Caritas was raped at the age of ten. In an unusual turn of events for Burundi, a trial took place… unfortunately under unfavourable conditions.
Burundi: rape case involving minor before the judges
In Burundi, holding a trial against a member of the military is rare enough to warrant praise. As a general rule, men in uniform enjoy total impunity. Perhaps this time the facts were too overwhelming to turn a blind eye: a raped minor, the accused caught red-handed, and several witnesses…
For once, the legal machine swung into action. In six years of work on the country, this is the first time that a case led by TRIAL resulted in a trial at the national level. Given the inertia of the Burundian justice system, TRIAL’s cases are most often brought before regional institutions or UN bodies.
“The case was thoroughly examined by the police and the prosecutors”, rejoices Mr B.N., a lawyer trained by TRIAL International and the victim’s legal representative. “We had great hopes that Caritas (real name withheld) would obtain justice.”
Unfortunately, optimism was short-lived. From the very outset of the trial, the number of irregularities only increased.
Among other anomalies, Mr B.N. has been cut off several times when he attempted to support the allegations of the public prosecutor. When he requested that the judge ask the accused and the defence witnesses certain questions, the judge refused, promising that observations could be submitted at the end – a promise that was never fulfilled.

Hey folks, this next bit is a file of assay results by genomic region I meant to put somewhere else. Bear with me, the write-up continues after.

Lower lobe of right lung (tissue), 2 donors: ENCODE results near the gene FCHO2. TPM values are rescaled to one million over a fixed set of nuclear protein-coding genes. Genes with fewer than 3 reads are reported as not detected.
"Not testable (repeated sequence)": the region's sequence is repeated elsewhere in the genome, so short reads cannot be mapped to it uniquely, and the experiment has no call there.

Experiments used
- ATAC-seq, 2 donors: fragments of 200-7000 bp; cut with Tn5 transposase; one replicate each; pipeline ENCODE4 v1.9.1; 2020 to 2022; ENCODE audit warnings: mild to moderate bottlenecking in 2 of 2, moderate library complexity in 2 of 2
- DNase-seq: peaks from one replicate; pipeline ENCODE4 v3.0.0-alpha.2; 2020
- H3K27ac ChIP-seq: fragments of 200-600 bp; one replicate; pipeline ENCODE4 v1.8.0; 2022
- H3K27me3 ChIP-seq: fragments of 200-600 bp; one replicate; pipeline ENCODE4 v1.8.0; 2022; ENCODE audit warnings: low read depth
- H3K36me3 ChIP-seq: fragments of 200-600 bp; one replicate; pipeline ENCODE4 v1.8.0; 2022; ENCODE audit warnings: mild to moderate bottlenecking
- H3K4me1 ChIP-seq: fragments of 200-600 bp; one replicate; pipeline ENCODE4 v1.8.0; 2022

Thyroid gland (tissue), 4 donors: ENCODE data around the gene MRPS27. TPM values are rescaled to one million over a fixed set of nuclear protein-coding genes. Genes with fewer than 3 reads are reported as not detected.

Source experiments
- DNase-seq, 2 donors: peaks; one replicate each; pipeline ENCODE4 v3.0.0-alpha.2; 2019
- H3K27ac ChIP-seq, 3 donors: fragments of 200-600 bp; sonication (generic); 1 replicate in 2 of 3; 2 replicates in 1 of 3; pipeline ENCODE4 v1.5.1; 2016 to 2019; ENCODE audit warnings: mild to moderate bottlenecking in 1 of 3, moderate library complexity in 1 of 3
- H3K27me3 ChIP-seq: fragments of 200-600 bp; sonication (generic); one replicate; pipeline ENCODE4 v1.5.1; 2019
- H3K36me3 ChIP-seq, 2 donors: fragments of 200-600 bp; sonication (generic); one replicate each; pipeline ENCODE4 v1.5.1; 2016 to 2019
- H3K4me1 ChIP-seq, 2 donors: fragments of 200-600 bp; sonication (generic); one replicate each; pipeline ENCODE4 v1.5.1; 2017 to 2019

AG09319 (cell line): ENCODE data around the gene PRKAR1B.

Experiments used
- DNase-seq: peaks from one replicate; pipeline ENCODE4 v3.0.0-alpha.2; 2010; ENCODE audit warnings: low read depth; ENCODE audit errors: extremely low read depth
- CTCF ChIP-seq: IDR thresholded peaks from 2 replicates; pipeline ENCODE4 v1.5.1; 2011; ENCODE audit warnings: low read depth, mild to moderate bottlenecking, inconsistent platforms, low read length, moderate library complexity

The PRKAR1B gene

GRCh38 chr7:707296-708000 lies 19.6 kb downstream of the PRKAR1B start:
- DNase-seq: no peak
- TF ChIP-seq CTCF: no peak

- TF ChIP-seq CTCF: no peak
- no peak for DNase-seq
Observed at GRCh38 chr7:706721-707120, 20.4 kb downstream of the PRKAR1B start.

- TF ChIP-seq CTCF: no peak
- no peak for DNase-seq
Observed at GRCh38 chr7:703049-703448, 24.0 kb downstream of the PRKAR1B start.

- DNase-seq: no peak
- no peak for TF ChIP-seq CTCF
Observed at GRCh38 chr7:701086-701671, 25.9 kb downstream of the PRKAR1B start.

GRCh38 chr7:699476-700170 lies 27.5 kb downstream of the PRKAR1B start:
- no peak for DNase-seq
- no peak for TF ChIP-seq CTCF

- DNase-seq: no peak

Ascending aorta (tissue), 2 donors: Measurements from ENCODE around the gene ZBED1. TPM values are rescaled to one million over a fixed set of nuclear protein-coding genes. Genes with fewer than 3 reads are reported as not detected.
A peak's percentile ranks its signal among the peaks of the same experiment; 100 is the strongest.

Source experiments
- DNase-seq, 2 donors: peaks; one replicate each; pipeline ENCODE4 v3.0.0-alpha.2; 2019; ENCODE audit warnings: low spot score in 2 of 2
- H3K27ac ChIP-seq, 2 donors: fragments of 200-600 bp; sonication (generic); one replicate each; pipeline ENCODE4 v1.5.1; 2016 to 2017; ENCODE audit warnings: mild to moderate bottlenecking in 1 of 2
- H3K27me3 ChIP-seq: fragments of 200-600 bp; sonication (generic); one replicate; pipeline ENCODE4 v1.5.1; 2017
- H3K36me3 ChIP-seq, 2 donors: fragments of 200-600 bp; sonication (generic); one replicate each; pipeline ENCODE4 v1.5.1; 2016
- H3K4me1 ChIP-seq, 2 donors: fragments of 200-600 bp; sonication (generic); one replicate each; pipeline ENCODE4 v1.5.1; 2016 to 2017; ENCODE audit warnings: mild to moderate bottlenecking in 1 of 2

What is worse, discussions took place between two defence witnesses and the accused. After being heard, witness X consulted outside the courtroom with witness Y, also on the side of the defence. Only afterwards did the latter appear before the judges. Similarly, witness Y was allowed to speak to the accused in open court. Such practices seriously hamper attempts to establish facts because the accused and the witnesses are able to match their testimonials.
“Despite our protests, the judges minimised these gestures. The witness and the accused were heard nevertheless: both gave a new version of the facts. All of this happened right in front of the judges”, Mr. B.N. said, astonished.
Despite the irregularities in the proceedings, TRIAL hopes that the verdict will vindicate the young victim and punish the culprit. It is high time the Burundian justice system adopted a firm stance against crimes committed by the military.
“Caritas is only ten years old. She deserves justice and reparation”, says Pamela Capizzi, Legal Adviser and Head of TRIAL International’s Burundi project. “If the Burundian justice system is unable to respond to the need for justice of young Caritas, it does not deserve its name”.
The verdict is expected in the coming weeks.